Paray's first Mercury recordings with the Detroit Symphony
The start of a beautiful friendship...
Sleevenotes original LP
About PAUL PARAY and the DETROIT SYMPHONY ORCHESTRA
Because of Paul Paray's tremendous vitality and kinetic energy, his very presence at an ordinary social gathering seems to electrify the atmosphere. Such is the sheer personal impact of this remarkable artist who in the fall of 1952 took over the musical destinies of the Detroit Symphony Orchestra which Mercury is so proud to present on its Olympian Series recordings.
The Detroit Symphony Orchestra came into existence in the spring of 1914. Four years later, when the renowned conductor-pianist, Ossip Gabrilowitsch, began his long association with the Orchestra, Detroit became the proud possessor of one of the nation's great symphonic organizations.
The death of Gabrilowitsch in 1936 ushered in a difficult transition period for the fortunes of Detroit's orchestra; but by 1951 it had become very plain to all music-minded citizens of the Motor City that support of a great symphony orchestra must be the cultural responsibility of the entire community. Thanks to the leadership of John B. Ford, Jr. and Jerome H. Remick, Jr., the Detroit Symphony Orchestra came gloriously into its own once more when, on the evening of October 18, 1951, Paul Paray conducted the first concert of a completely re-organized ensemble, and this marked a new era in the musical life of Detroit.
Paul Paray, whose personal and musical dynamism has created considerable excitement in Detroit and elsewhere in the country where he has appeared as guest conductor, is a musician of singularly wide background and experience. In 1911 he was a Prix de Rome winner at the Paris Conservatoire; but his subsequent musical activities were interrupted by combat duty in World War One. Only in 1918 did young Paray embark in earnest on a conductorial career. First he was appointed assistant conductor of the Lamoureux Orchestra in Paris; then in 1923 he became that orchestra's permanent leader. Nine years later saw Paray taking over the famous Concerts Colonne in Paris, succeeding Gabriel Pierne. Paray's American debut was with the N. Y. Philharmonic-Symphony at Lewisohn Stadium, where he scored a dazzling personal triumph and was acknowledged as one of Europe's greatest masters of the baton; but again the onset of war made it impossible for him to follow up his initial success. The war and occupation years in Paris saw him defying the Nazis at every turn, using the power of music and of his personal prestige as his principal weapons. Only when his own life was in immediate and deadly peril did he "exile" himself to Monte Carlo until after the liberation, when Paris welcomed him home as a conquering hero.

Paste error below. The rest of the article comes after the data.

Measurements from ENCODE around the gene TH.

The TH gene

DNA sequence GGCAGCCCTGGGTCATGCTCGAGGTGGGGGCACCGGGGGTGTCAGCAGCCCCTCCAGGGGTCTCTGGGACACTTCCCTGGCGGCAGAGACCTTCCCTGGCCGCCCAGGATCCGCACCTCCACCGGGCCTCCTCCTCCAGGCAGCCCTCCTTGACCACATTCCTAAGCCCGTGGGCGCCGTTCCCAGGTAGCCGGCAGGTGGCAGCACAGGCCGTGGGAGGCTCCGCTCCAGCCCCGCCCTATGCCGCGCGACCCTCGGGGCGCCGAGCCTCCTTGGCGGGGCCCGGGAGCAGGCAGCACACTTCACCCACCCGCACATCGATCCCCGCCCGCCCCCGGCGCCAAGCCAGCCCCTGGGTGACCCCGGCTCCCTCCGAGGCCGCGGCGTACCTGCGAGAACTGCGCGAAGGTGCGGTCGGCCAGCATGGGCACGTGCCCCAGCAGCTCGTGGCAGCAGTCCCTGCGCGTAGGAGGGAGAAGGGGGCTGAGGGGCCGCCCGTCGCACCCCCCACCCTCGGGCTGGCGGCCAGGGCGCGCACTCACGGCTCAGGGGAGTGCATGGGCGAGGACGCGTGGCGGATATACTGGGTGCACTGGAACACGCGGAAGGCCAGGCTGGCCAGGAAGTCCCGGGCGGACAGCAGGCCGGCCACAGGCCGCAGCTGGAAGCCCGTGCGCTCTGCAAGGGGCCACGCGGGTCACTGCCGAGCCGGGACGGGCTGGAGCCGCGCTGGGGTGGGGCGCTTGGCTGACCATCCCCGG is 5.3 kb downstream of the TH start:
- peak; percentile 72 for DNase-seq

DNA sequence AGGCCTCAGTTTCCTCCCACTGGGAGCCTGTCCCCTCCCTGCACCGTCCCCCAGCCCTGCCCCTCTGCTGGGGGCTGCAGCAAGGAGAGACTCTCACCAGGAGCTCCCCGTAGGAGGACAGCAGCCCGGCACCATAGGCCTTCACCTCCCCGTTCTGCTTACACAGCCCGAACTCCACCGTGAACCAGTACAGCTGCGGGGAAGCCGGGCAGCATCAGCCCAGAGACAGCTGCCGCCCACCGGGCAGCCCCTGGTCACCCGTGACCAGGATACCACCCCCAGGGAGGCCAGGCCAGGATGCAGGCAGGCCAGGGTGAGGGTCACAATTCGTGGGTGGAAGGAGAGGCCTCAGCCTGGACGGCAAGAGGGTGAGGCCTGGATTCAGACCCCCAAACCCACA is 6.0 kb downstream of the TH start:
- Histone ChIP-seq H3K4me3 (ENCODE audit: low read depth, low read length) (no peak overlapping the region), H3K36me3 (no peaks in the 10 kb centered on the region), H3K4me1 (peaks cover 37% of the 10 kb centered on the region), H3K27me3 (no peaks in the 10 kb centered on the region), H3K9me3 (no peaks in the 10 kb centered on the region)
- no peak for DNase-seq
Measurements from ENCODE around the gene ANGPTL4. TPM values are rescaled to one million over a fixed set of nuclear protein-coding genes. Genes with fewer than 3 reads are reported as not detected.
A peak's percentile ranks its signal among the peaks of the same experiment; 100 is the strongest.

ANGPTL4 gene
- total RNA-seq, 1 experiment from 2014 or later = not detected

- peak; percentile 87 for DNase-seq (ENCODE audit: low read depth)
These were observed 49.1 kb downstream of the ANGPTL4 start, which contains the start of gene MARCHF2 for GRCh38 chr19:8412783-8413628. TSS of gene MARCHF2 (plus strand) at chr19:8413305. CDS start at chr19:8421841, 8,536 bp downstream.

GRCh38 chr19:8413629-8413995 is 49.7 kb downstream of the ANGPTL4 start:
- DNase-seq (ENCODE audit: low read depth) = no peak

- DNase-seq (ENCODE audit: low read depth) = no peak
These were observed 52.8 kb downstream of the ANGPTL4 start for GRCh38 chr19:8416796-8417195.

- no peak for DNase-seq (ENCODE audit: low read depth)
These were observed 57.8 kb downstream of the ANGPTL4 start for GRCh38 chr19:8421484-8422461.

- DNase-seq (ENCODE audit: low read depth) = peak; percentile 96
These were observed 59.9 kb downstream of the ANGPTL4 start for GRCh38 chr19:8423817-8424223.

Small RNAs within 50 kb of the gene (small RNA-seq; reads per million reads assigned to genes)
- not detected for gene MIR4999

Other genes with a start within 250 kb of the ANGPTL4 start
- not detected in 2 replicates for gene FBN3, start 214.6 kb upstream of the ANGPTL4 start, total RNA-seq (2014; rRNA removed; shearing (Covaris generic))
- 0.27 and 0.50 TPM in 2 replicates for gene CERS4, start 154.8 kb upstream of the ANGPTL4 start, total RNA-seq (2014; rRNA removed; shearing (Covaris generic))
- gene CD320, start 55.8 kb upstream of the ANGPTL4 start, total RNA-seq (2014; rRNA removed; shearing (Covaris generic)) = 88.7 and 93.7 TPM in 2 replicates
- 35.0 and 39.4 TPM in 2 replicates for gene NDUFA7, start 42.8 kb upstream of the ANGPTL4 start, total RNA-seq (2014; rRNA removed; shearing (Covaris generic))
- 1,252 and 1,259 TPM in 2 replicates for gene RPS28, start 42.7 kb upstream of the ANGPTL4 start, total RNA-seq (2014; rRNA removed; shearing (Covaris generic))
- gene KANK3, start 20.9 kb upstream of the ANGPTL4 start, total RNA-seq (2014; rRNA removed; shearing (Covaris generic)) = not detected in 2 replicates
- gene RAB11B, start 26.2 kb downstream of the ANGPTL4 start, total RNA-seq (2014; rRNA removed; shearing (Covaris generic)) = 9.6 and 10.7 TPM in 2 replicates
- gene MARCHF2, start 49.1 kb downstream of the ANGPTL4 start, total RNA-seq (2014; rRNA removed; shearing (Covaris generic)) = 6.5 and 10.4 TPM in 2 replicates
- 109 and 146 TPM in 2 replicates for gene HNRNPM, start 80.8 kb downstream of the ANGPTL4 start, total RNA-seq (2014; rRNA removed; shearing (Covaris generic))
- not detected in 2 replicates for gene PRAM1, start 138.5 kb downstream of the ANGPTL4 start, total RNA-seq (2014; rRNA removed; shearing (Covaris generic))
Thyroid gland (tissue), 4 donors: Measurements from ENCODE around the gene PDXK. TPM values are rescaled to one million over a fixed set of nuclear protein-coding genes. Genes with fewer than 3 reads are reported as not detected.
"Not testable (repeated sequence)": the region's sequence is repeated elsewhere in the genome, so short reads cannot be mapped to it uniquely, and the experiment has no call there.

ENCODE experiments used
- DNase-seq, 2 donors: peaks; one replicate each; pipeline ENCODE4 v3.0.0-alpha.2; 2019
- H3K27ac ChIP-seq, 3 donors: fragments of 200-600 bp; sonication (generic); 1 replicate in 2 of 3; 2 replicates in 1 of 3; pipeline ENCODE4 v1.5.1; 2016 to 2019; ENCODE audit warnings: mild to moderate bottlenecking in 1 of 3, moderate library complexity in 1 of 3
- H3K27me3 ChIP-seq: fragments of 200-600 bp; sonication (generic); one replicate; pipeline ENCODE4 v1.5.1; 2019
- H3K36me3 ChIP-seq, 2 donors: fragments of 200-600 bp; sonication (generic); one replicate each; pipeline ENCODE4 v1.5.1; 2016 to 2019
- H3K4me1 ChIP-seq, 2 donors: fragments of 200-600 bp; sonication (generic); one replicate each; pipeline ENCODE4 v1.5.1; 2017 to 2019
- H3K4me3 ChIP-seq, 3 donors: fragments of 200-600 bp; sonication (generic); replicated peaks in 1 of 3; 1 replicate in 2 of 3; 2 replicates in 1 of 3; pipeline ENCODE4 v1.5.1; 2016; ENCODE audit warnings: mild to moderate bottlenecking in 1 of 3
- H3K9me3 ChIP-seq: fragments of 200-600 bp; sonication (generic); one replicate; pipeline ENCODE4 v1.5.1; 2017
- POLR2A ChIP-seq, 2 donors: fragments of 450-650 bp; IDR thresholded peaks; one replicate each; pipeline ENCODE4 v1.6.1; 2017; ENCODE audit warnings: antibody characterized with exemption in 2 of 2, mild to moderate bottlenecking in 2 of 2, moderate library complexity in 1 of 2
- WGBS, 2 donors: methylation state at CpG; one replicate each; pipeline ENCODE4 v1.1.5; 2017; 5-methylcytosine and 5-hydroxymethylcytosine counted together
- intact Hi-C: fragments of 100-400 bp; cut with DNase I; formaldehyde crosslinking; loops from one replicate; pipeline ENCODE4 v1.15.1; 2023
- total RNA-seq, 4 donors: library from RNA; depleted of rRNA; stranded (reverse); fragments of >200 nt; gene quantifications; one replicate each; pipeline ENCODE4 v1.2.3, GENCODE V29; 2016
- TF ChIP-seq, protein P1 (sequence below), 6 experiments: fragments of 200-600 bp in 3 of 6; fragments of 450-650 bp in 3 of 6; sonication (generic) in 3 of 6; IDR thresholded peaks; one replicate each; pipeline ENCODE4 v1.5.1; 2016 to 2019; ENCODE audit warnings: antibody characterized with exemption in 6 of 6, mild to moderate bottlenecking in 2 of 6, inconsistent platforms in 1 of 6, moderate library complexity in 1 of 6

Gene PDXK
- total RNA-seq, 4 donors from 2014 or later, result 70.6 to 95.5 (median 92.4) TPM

It was in 1951 that Paul Paray, now an Officer of the Legion of Honor and a "Membre d I'lnstitut", returned to America, there to conduct the first five concerts of the reorganized Detroit Symphony Orchestra. So overwhelming was the power and vitality of his musicianship that his appointment as permanent conductor was assured; and in the fall of 1952 Paray was proud conductor of an expanded 104-piece Detroit Symphony boasting in its first chairs and in its ranks some of the finest musicians in the country.
ABOUT THIS RECORDING
As in all the LIVING PRESENCE symphonic recordings made under the celebrated Olympian Series and Golden Lyre imprints, Mercury has employed here its unique recording technique based on the use of a single Telefunken microphone hung about 15 feet directly over the conductor's podium. Fairchild tape recorders have been used both for recording the actual perform ance and for the processing from tape to disc. This last was done in conjunction with the newly developed Miller recording cutter driven by the Mcintosh amplifier, and operated in conjunctior with the Fine-Fairchild Margin Control technique of continuously variable pitch and variable depth of cut—thus assuring a 100-percent reproduction in disc form of the recording captured originally on magnetic tape,